Written by: Elaine Evans, Consumer Health Information Specialist, East Tennessee State University Quillen College of Medicine Library, Johnson City, TN email@example.com
Up until 2008 the Quillen College of Medicine and the College of Medicine Library were viewed as off-limits to community residents. Around that time one of the NN/LM SE/A instructors came to our library to teach a class. During the course of the class she mentioned funding opportunities through NN/LM. As a staff person, I timidly asked if only librarians could apply. Her answer not only changed my life but also made consumer healthcare information available to the underserved populations of the Johnson City, TN area.
We applied for the Color My World Healthy sub-contract award through NN/LM which provided the vehicle we needed to reach the grass roots and minority populations of our community. Now we needed a driver – a chauffeur if you will. Librarians and staff, who were not afraid of driving in the fast lane, brought easy to understand, yet credible healthcare information to the underserved. Many options had been tried in an effort to reach the community; such as, pamphlets, brochures, and fliers. We could never be sure that these were read or understood. The award provided computers, books, DVD’s, a free standing sphygmomanometer, and healthcare classes to the busiest Park & Recreation Center in Johnson City. So began the “Color My World Healthy” satellite library at Carver Park & Recreation Center. All these things are wonderful within themselves, but somehow we still needed one-on-one and small group help.
Since our library is part of Quillen College of Medicine, we thought how wonderful it would be if we opened this teaching opportunity up to the medical students. This is when the “Color My World Healthy” library blossomed. What was once just computers and information, has turned into an educational “community service”. Medical students partner with our library and teach credible healthcare information classes at City Park and Recreation Centers, senior center, and local churches. This had never been done before in our area. Now the “untouchable” became touchable, and what seemed “impossible” became doable. Yes, we reached a new user population that the library had never reached before. (See photo below.)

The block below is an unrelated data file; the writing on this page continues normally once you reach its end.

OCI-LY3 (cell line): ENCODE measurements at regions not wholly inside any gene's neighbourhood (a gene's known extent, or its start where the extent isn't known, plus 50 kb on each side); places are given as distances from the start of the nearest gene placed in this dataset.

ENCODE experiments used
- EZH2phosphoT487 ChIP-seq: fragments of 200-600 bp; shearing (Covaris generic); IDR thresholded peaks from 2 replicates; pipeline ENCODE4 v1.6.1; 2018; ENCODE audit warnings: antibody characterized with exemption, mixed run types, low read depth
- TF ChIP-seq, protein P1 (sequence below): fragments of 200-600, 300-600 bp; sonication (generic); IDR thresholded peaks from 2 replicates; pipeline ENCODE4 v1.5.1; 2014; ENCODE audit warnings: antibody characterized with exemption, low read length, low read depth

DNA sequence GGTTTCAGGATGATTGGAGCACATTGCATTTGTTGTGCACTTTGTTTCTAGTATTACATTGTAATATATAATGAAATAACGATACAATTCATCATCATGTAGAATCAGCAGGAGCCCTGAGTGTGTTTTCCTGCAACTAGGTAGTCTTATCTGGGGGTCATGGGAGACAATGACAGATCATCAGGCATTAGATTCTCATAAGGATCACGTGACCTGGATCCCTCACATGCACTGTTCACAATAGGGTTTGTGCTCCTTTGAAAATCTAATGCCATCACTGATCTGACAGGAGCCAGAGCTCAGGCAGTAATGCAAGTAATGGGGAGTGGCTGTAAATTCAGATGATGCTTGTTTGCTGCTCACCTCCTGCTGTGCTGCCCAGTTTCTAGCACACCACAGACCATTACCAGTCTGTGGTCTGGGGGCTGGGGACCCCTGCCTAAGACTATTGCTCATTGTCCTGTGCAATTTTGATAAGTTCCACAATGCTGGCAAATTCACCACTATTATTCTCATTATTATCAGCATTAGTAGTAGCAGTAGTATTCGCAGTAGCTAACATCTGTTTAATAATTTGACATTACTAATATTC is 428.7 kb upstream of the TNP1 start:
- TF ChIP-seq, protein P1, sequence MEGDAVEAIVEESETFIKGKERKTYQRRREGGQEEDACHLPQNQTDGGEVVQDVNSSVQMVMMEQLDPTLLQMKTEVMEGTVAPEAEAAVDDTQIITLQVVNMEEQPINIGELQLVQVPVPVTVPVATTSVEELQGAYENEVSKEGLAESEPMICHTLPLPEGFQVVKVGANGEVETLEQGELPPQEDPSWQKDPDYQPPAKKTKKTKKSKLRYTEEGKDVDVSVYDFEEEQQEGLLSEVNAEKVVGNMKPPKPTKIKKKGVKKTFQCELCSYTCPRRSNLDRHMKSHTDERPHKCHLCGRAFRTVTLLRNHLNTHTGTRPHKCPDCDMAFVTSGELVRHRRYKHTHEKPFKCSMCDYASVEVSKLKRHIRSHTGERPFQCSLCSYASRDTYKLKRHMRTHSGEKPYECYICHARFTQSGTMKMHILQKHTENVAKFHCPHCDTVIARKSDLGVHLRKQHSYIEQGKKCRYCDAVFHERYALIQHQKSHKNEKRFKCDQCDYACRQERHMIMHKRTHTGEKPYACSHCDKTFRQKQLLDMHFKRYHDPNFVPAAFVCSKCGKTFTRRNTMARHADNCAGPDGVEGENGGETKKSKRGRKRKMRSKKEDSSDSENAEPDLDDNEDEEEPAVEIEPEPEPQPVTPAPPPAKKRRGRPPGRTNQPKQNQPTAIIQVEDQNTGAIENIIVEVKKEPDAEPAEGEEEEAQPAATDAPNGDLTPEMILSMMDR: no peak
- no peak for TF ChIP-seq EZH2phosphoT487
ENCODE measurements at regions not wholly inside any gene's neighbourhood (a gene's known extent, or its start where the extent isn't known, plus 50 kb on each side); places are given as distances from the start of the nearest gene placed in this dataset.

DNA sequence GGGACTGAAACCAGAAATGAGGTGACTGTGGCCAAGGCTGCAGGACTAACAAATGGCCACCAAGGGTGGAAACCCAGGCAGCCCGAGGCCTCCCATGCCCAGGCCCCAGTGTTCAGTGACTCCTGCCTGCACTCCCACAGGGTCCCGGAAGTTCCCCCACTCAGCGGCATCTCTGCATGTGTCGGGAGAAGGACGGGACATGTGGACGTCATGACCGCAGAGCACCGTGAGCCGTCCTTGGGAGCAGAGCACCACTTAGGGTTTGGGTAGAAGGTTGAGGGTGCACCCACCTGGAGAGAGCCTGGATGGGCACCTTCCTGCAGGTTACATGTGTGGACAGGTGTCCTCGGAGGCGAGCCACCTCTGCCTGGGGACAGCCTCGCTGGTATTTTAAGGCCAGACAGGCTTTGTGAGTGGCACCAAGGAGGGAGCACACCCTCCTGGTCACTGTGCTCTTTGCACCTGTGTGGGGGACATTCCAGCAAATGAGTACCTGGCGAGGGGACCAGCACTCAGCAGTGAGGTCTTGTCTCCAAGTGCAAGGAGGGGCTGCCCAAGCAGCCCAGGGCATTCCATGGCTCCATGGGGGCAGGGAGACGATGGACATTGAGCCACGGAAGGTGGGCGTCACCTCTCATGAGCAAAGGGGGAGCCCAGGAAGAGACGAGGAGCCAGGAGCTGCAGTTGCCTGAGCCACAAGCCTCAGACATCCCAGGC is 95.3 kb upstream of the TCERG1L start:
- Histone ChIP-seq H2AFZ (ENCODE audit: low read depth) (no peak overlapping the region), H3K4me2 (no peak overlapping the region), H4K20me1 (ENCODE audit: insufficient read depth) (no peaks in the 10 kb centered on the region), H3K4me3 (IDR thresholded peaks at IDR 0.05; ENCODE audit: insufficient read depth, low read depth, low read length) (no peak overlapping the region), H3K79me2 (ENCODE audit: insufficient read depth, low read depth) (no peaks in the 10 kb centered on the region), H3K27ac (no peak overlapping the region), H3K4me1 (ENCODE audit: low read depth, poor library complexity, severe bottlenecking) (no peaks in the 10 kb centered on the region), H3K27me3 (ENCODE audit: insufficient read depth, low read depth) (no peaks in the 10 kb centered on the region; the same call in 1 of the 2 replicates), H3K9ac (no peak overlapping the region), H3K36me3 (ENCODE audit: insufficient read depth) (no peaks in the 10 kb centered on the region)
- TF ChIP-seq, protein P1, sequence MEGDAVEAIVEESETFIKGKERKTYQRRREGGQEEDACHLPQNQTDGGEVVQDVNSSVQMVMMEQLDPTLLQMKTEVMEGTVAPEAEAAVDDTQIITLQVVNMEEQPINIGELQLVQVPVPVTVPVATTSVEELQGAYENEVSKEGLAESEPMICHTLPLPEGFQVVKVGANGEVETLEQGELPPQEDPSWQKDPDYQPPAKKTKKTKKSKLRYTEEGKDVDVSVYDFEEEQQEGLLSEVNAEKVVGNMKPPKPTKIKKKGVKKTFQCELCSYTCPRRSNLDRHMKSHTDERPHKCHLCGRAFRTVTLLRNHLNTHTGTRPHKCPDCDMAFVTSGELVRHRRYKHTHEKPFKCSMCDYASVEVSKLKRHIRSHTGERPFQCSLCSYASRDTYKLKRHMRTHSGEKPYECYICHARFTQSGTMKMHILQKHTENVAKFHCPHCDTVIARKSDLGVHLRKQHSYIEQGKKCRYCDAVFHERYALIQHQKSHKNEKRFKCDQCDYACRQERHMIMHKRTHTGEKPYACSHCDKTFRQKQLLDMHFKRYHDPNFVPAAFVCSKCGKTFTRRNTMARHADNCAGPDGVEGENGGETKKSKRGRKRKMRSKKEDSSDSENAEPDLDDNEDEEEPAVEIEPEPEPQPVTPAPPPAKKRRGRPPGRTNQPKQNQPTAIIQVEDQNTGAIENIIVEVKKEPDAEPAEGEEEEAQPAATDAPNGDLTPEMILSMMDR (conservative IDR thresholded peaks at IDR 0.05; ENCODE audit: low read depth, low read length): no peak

The results: for the past three (3) years the medical students have used this as part of their “community service” which hones their clinical and professional skills. It has sharpened the teaching abilities of librarians and staff. We have touched every walk of life in that our classes include seniors, teens, kids, men, women, and multiple ethnic groups. Health topics include major health diseases and conditions, and those specific to minority races, population or genealogy. The community embraced us; the students are eager to teach classes as a community service, and pass the torch on to each new class entering medical school.
- “Where have you been all this time?”
- “Color My World Healthy” is a hidden jewel.”
- “Thank you for helping me understand how to take care of myself.”
This excerpt from a letter written by a volunteer at the Carver Park and Recreation Center says it all:
“Due to the volunteer efforts of the ETSU students in the healthcare fields we now have a core group of about ten teens who have persisted over the past two years in their interests to pursue various healthcare professions. One young lady is interested in pediatrics; a fifteen year old boy is interested in corrective plastic surgery, others in heart surgery and nutrition, and so on. We hope that these teens will be a part of our first crop of home grown medical professionals, and most of them have expressed a desire to practice their particular specialties right here. These under-served youths did not consider/imagine such possibilities until your students worked with them and helped them understand that college and a medical career was possible for them too if they want it and work for it.”